Writing Africans Out of the Racial Hierarchy: Anti-African Sentiment in Post-Revolutionary Mexico

Posted in Articles, Caribbean/Latin America, History, Literary/Artistic Criticism, Media Archive, Mexico on 2012-02-13 00:20Z by Steven

Writing Africans Out of the Racial Hierarchy: Anti-African Sentiment in Post-Revolutionary Mexico

Cincinnati Romance Review
Volume 30 (2011): Afro-Hispanic Subjectivities
pages 172-183

Galadriel Mehera Gerardo, Assistant Professor of Latin American History
Youngstown State University

Over the past two decades scholars have examined Mexican racial ideology in the late 19th and early 20th centuries. They have paid particular attention to the positivist ideas propagated by Porfirio Díaz’s científicos in the late 19th century and the creation of the seemingly nationalist, antiimperialist concept of mestizaje most associated with post-revolutionary scholars in the early to mid 20th century (Castro, Hedrick, and Minna Stern). Most studies focus on the inaccurate, racist portrayal of indigenous people by the Mexican nationalist intellectuals of this era. They often note the influence of U.S. and European scientific racism, particularly Social Darwinism, on Mexicans in the late 19th and early 20th centuries. They rarely emphasize the absence of Africans in Mexican intellectuals’ discussions of race, however. The absence or near absence of Africans in early- to mid-20th century Mexican discussions of race indicates as much about the attitudes of Mexican scholars as their emphasis on the indigenous past. Likewise, excluding Africans from the Mexican racial narrative was as significant to the creation of Mexican national identity as Mexican scholars’ depictions of native peoples. Mexican intellectuals “whitened” the imagined Mexican, simultaneously writing Africans out of Mexico’s history while challenging North Atlantic ideas about race and racial supremacy by promoting the mixing of European and indigenous peoples, offering what they believed was a distinct, nationalist vision of the racial hierarchy.

This article concentrates on three Mexican scholars and their discussions of Africans (or, in some cases, lack thereof) in their most significant essays. The first two—José Vasconcelos and Manuel Gamio—emerged among Mexico’s most important intellectuals of the revolutionary period. The third—Octavio Paz—became Mexico’s most influential literary figure a generation later. While he criticized many of the previous generation’s ideas, he embraced aspects of Gamio and Vasconcelos’s arguments. Moreover, in The Labyrinth of Solitude, widely considered the definitive work on Mexican character, Paz continued both the trend of integrating indigenous people as a means of ultimately eliminating them, and of “lightening” Mexico’s racial stock by avoiding acknowledging the presence of people of African descent in Mexico’s population and history.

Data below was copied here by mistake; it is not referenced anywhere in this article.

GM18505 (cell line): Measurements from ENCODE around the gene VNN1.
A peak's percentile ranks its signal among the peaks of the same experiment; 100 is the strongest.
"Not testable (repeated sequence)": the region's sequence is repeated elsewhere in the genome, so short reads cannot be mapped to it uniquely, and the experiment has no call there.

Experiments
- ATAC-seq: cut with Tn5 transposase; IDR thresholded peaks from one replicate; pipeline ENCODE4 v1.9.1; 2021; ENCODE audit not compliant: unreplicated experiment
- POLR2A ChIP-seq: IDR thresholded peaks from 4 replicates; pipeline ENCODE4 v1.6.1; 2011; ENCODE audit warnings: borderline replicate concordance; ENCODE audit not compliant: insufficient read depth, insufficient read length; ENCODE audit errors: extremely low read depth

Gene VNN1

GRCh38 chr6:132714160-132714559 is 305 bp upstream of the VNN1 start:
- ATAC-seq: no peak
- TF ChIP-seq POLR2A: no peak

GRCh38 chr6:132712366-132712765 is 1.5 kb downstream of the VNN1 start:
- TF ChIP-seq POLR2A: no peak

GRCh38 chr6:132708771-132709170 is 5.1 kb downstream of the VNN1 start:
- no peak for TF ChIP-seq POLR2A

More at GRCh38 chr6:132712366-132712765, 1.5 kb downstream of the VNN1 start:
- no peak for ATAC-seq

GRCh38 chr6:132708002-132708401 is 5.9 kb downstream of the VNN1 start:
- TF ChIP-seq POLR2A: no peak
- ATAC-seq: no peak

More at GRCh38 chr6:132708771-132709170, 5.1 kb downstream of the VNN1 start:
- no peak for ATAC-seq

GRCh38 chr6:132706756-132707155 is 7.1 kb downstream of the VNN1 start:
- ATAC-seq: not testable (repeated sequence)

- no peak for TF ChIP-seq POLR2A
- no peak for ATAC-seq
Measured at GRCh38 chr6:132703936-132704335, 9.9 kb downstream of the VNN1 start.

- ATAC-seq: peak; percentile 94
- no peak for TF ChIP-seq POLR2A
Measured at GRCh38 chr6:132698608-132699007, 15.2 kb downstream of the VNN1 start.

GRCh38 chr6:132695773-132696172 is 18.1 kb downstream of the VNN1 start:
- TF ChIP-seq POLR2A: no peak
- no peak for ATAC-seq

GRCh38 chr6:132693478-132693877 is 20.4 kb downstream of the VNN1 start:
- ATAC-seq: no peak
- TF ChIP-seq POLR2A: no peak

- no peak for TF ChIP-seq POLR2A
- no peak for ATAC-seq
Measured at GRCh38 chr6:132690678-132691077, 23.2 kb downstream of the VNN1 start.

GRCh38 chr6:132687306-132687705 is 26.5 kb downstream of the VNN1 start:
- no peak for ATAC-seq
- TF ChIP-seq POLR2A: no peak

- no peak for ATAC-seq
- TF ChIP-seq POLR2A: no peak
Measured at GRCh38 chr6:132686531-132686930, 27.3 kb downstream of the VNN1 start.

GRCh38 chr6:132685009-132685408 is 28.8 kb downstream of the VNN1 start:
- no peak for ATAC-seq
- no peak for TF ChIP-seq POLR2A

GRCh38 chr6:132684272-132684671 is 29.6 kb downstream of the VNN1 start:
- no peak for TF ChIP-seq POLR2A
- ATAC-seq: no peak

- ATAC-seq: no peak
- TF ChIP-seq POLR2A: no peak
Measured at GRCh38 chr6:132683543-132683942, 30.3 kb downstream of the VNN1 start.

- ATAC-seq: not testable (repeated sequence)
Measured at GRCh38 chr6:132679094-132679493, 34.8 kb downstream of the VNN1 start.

This study consciously focuses on three individuals who at various times in their lives worked for branches of the Mexican government (usually educational) and in some cases even founded government institutions based on their ideas. Despite their antiimperialist, nationalist mentalities, all three spent periods of time living in the United States, often seeking refuge when their ideas fell out of favor with their own government. Both their experiences in the U.S. and the influence of North Atlantic ideas on their educations are significant for understanding each of these men’s assertions about race, and particularly their decision to render invisible Afro-Mexicans by writing them out of treatises on Mexico’s future. In contrast to the científicos who worked during the Porfiriato, these 20th century Mexican intellectuals considered themselves nationalists and intended their visions of the Mexican people’s future to counter the white supremacist ideology supported by Social Darwinism and embraced by U.S. intellectuals. Yet in ignoring the historical presence of Africans throughout Mexican history, Mexican intellectuals reified the North Atlantic vision of a racial hierarchy with Anglo-Europeans and Anglo-Americans at the top and Africans and indigenous Americans at the bottom. Many recent scholars have pointed out the racism inherent to the concept of mestizaje. However, these critiques have focused on Mexican intellectuals’ treatment of indigenous people. Emphasizing the exclusion of Africans  from the racial narratives underlines the nuances of Mexican racism in the first half of the 20th century. It also suggests how firmly entrenched North Atlantic ideas about race had become in Mexico by the 20th century.

Anti-African Sentiment

The history of Africans in Mexico spans as far back as the history of Europeans there. Africans took part in the conquest of Mexico and were present throughout the colonial period. Often they held significant intermediary roles as overseers, skilled craftsmen, and merchants. Both free and enslaved Africans could be found in colonial Mexico. As the colonial period progressed, Spaniards imported more African slaves to work as unskilled laborers in the semi-tropical sugar-producing regions around Veracruz, Acapulco, and parts of Guerrero and Oaxaca. Because more male than female slaves were imported, interracial unions regularly occurred in the colonial period, particularly between indigenous women and African men. As a result of the decline of slavery combined with racial mixing, by the time of independence only a small portion of Mexico’s population was considered “black,” although a significant portion of the mixed-race population likely had some African heritage (Meyer 164-6)…

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